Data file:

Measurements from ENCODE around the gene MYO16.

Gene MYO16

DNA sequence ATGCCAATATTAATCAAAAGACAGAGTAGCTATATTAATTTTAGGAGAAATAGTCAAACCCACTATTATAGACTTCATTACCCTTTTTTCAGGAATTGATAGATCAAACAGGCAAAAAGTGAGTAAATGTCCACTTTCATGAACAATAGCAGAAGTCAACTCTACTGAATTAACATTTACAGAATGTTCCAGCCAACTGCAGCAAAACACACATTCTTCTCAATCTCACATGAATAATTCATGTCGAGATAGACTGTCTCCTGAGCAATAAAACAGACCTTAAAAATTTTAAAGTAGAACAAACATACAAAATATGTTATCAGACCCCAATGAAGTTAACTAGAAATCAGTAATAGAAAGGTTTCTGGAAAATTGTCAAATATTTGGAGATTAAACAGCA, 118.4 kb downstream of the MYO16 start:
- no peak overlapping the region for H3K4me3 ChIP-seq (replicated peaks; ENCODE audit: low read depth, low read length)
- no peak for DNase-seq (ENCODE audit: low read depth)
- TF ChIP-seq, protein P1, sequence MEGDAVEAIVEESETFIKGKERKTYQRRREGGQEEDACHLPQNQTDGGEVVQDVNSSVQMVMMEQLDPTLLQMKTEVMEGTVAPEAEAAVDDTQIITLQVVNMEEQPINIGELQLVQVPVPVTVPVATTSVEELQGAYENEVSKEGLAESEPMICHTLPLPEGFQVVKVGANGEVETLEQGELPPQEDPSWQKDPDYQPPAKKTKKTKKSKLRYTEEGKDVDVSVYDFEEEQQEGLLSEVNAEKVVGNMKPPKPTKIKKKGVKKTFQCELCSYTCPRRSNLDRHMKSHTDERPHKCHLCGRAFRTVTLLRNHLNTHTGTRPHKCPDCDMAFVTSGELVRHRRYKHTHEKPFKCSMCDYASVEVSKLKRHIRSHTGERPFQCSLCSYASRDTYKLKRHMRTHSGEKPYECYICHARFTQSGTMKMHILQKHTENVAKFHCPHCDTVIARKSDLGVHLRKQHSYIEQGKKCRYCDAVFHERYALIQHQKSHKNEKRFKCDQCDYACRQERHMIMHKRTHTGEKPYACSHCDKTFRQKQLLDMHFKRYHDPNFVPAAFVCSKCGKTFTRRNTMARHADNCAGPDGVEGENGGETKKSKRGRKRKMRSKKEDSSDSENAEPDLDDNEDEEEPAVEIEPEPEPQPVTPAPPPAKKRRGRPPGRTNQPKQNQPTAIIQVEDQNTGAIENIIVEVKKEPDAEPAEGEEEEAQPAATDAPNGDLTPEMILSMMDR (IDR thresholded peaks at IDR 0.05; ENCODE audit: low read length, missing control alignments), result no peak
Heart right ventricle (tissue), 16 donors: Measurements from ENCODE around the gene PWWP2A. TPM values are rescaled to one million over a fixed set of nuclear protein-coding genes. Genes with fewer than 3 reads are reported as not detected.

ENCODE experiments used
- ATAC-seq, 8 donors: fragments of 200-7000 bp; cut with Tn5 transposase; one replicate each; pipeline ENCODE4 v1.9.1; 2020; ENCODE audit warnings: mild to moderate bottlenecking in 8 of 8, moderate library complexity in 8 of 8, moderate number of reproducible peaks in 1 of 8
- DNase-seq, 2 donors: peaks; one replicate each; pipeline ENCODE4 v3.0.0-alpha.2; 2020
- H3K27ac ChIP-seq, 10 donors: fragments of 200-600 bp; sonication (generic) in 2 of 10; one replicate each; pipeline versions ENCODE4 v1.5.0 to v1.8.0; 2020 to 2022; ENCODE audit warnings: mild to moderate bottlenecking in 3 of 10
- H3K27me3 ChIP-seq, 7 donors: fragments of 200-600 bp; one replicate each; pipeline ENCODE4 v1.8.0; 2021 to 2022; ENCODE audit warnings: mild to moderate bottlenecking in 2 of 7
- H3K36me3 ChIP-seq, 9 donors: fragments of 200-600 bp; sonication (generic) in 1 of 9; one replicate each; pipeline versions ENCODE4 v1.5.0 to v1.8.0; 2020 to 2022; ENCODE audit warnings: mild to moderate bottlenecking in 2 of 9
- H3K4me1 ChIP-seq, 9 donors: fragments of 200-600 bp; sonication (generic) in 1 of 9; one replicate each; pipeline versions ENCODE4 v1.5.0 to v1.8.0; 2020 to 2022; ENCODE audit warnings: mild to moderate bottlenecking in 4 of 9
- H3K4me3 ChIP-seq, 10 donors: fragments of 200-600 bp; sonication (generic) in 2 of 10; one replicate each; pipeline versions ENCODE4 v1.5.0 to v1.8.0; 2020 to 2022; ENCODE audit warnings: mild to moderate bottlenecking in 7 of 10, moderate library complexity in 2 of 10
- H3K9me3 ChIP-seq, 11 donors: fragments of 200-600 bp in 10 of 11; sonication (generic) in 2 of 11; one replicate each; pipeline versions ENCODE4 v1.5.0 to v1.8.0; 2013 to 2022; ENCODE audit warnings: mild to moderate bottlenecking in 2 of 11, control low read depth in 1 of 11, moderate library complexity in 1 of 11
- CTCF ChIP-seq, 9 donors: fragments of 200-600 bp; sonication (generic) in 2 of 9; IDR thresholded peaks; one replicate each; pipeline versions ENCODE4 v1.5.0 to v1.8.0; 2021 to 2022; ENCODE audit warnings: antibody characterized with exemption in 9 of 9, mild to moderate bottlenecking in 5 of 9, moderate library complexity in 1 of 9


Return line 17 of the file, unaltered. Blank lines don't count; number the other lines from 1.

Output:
- CTCF ChIP-seq, 9 donors: fragments of 200-600 bp; sonication (generic) in 2 of 9; IDR thresholded peaks; one replicate each; pipeline versions ENCODE4 v1.5.0 to v1.8.0; 2021 to 2022; ENCODE audit warnings: antibody characterized with exemption in 9 of 9, mild to moderate bottlenecking in 5 of 9, moderate library complexity in 1 of 9